Kentucky Republican Sen. Rand Paul recently introduced in Congress the Justice Safety Valve Act. The bipartisan legislation is also supported by Vermont Democratic Sen. Patrick Leahy with the intent of amending current law to grant judges the authority to issue sentences below a mandatory minimum in the appropriate situations.
Paul argues the rampant drug epidemic should be treated as a public-health crisis, as opposed to a war that disproportionately impacts minorities. Despite the war on drugs that has spanned decades, the prison population has exponentially increased, in addition to the billions of dollars currently spent on incarceration.
Despite its noble intent, Paul’s legislation is unlikely to pass the Republican-controlled Congress anytime soon. It’s opposed by powerful Republican senators such as Tom Cotton of Arkansas and David Perdue of Georgia. Senate Majority Leader Mitch McConnell had the opportunity to advance similar legislation to the floor before the 2016 presidential election, but demurred because of the intra-party dispute over a controversial subject that could impact elections and spill over to other policy agenda items.
Paul concedes the bill currently faces an “uphill battle” getting to the president’s desk. Success is even less likely because Paul has refused to hold the Trump administration accountable and has not been bold enough in dealmaking and political strategy.
The impetus for Paul’s legislation was intensified by the recent directive of United States Attorney General Jeff Sessions for federal prosecutors throughout the country to charge criminal suspects with the most serious offenses possible. This is a radical reversal from the Obama administration Justice Department guidelines that were constructed by Eric Holder and Loretta Lynch.
Sessions has a long track record as a federal prosecutor and senator in supporting mandatory-minimum criminal sentences. He believes that such draconian sentences keep America safe from drugs and the crime associated with their trafficking and use.
As a U.S. attorney in Alabama during the 1980s, Sessions infamously said he thought the KKK were OK until he found out they smoked marijuana. He attempted to singlehandedly derail bipartisan congressional efforts at criminal-justice reform while in the Senate. Democratic Sen. Dick Durbin of Illinois has referred to Sessions as the No. 1 opponent of the effort to reduce mandatory-minimum sentences for low-level nonviolent drug offenses.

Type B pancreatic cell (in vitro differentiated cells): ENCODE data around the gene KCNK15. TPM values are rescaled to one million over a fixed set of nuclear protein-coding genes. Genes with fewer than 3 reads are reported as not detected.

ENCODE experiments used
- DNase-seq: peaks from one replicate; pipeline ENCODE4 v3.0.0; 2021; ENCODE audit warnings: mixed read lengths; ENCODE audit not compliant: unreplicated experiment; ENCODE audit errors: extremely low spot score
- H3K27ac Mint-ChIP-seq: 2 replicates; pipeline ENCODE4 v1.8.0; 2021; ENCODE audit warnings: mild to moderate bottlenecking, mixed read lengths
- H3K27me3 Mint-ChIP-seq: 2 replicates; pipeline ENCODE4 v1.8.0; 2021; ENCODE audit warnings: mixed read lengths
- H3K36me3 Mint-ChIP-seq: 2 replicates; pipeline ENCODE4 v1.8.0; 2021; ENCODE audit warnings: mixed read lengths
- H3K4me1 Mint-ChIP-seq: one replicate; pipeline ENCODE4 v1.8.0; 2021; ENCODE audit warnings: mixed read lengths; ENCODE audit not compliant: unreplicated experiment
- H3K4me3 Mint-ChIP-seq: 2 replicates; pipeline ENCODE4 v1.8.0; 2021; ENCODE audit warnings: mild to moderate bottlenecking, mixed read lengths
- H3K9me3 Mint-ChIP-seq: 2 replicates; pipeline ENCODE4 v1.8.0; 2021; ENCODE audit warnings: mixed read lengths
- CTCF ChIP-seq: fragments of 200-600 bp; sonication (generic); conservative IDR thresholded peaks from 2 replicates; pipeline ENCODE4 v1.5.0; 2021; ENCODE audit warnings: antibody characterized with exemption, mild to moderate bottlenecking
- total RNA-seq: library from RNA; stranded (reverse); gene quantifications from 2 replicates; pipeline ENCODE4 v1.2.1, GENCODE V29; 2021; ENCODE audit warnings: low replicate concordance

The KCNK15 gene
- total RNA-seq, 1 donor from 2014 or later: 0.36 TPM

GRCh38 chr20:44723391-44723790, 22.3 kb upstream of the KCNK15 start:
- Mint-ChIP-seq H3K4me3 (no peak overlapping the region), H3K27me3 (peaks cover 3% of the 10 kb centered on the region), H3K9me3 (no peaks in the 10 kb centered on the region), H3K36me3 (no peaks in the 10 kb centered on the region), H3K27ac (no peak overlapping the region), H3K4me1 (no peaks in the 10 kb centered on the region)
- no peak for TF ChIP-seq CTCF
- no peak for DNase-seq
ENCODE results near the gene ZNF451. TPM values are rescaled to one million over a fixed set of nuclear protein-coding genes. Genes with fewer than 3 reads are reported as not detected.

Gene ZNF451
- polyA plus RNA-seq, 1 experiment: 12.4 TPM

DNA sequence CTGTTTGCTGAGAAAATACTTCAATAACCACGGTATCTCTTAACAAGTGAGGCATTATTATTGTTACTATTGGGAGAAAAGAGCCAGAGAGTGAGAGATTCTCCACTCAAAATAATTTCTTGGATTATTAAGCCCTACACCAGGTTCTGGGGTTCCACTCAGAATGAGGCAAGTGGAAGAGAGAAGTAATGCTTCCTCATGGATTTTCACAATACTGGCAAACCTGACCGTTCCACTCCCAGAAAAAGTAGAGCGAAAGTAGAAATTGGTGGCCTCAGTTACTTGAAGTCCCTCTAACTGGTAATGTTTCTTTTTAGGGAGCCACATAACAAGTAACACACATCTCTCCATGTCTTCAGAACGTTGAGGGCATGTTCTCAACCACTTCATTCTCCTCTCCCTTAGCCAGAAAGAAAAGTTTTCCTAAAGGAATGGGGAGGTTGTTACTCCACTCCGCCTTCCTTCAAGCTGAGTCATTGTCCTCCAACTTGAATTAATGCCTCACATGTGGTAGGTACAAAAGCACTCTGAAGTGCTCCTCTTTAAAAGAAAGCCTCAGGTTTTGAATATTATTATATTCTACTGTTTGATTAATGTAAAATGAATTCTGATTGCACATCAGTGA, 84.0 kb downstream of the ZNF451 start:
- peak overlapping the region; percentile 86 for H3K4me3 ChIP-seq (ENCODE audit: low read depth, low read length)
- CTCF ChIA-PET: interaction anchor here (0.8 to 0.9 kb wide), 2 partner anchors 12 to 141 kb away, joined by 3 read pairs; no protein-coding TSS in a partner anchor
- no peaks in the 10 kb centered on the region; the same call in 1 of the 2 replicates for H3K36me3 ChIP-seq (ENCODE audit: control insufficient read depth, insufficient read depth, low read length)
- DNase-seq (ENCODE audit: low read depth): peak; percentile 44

In spite of this, Paul voted to confirm Sessions as President Donald Trump’s attorney general on Feb. 8.
Paul recently commented that Sessions’ lack of sympathy and aggressive enforcement of mandatory minimum sentences really “surprised” him. Given his transparent history, this is a shocking amount of naivete and lack of deft political instincts from a United States senator.
Paul has had a complicated relationship with Trump over the years, but surprisingly has been a rubber stamp for all of his cabinet picks. Trump rudely complained that Paul shouldn’t have been included in the 2015 Simi Valley Republican primary debate because of low polling numbers and said there was a lot of subject matter to attack regarding Paul’s physical appearance. The two played golf recently in Virginia to discuss health-care reform despite their previous acrimony.
Rather than feign surprise at the predictable actions of Sessions and propose legislation that has zero chance of passing Congress, Paul should appeal to the better angels of his Libertarian tendencies and do a better job of holding the Trump administration politically accountable.
To date, the only measures he’s taken in this vein were to vote against the confirmation of the CIA director (who received 66 votes) and abstain from voting on the confirmation of David Friedman to serve as U.S. Ambassador to Israel.
This is hardly a profile in courage and is a major departure from the presidential candidate who was willing to challenge Trump at every turn during the primary season. Sessions was narrowly confirmed by a 52-47 vote. If Paul could have convinced only three Republican senators who opposed mandatory-minimum sentences to vote against Sessions, the need for his Justice Safety Valve Act would be moot.
This is the type of real leadership a presidential candidate and dealmaker exercises.
If Paul has any future ambitions for higher office, bold moves like these are what he should do to best distinguish and prepare himself for such an important role.
Aaron Kall, a 2001 University of Kentucky graduate, is director of debate at the University of Michigan and editor/co-author of “Debating The Donald.”